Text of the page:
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Science

Science as a Christian Weapon

Both in the panel tiles of the physics class at the Colégio do Espírito Santo and the mathematics class in the Aula da Esfera, the Archimedes weapon established a bridge between the sciences and the successful evangelizing activity of the Jesuits.

Despite all the doubts surrounding the historical veracity of the episode in which the Greek philosopher Archimedes used a mirror, placed in one of the towers of the port of Syracuse, as a weapon to set fire to the ships of a Roman fleet, these did not prevent it from attracting a continuous interest from the scientific community.

Among the Jesuits, caustic lenses, or rather, the properties of glass in focusing light rays to cause combustion at a distance, were the subject of successive approaches, particularly after the publication, in 1613, of a lecture by Francisco de Guevara, the Spanish pupil of the mathematician Christoph Grienberger in the Roman College.

Caelestibus armis eminus expugnat. Imago Primi Saeculi Societatis Iesu, 1640. © Getty Research Institute
Caelestibus armis eminus expugnat. Imago Primi Saeculi Societatis Iesu, 1640. © Getty Research Institute.

In the following decades, Archimedes’ mirrors did not escape the attention of the Jesuits Athanasius Kircher and Gaspar Schott, serving as a background for the discussion of the influence of the shape of the lenses on the concentration and reflection of the light rays and on the maximum distance in which this phenomenon could occur.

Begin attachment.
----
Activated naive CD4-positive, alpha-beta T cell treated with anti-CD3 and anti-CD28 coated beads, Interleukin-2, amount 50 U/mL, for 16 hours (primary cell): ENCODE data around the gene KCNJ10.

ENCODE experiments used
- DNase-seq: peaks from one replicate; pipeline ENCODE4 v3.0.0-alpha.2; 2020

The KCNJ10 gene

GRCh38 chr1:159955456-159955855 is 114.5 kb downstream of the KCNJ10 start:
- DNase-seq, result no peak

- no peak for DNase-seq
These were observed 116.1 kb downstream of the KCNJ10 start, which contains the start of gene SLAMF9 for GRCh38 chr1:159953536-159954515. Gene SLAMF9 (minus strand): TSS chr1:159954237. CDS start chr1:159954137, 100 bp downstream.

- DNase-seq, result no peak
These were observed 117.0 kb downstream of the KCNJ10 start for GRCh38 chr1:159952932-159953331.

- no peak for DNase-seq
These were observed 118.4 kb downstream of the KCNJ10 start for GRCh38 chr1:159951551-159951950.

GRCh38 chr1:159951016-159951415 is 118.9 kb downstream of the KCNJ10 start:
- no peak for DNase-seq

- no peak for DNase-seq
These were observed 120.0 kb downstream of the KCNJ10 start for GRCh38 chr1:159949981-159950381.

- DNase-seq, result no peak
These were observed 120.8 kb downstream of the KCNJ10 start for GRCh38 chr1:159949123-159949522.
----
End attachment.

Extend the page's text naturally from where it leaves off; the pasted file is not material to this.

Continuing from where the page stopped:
At the same time, the Archimedes’ caustic mirrors were brought to the world of erudite emblems by Jan David. In his work Duodecim Specula, twelve different properties of reflection are compared with many other stages of spiritual asceticism, in a path for the salvation of the soul. Among the themes for the meditation of the third stage, the old Greek philosopher carries a mirror in his hands, in his battle of light against the dark enemies.

The same idea of ​​burden mirrors as a weapon, now against the enemies of the Christian faith, served to illustrate one of the emblems of the work Imago Primi Saeculi Societatis Iesu, published for the Society’s centenary celebrations, in 1640.

With the motto Caelestibus armis eminus expugnat [A heavenly weapon conquers distance], the emblem made an apology for the oratory talents of the Society’s founder. In this metaphor, the sermons of Ignatius of Loyola, ignited by the heavens, are compared to the Archimedes’ weapon in a war against the Christian enemies.

Both in the panel tiles of the physics class at the Colégio do Espírito Santo and the mathematics class in the Aula da Esfera, the Archimedes weapon established a bridge between the sciences and the successful evangelizing activity of the Jesuits.

ESSENTIAL BIBLIOGRAPHY

BOLLAND, Johannes; TOLLENAERE, Jean de; HOSSCHE, Sidronius de; WALLE, Jacques van de & FRUYTIERS, Philip. Imago Primi Saeculi Societatis Iesu: a prouincia Flandro-Belgica eiusdem Societatis repraesentata. Antuérpia: Balthasaris Moreti, 1640.

MENDEIROS, José Filipe. Os azulejos da Universidade de Évora. Tiles of the University of Evora. Évora: Universidade de Évora, 2002.

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